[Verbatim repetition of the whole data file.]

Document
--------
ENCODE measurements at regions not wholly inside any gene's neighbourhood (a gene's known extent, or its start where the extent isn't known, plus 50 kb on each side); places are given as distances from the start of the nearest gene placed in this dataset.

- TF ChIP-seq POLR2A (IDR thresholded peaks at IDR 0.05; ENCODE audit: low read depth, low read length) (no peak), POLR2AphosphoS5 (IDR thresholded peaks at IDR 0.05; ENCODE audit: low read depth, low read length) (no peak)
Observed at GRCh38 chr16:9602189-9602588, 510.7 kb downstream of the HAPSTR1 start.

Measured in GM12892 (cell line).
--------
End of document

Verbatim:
ENCODE measurements at regions not wholly inside any gene's neighbourhood (a gene's known extent, or its start where the extent isn't known, plus 50 kb on each side); places are given as distances from the start of the nearest gene placed in this dataset.

- TF ChIP-seq POLR2A (IDR thresholded peaks at IDR 0.05; ENCODE audit: low read depth, low read length) (no peak), POLR2AphosphoS5 (IDR thresholded peaks at IDR 0.05; ENCODE audit: low read depth, low read length) (no peak)
Observed at GRCh38 chr16:9602189-9602588, 510.7 kb downstream of the HAPSTR1 start.

Measured in GM12892 (cell line).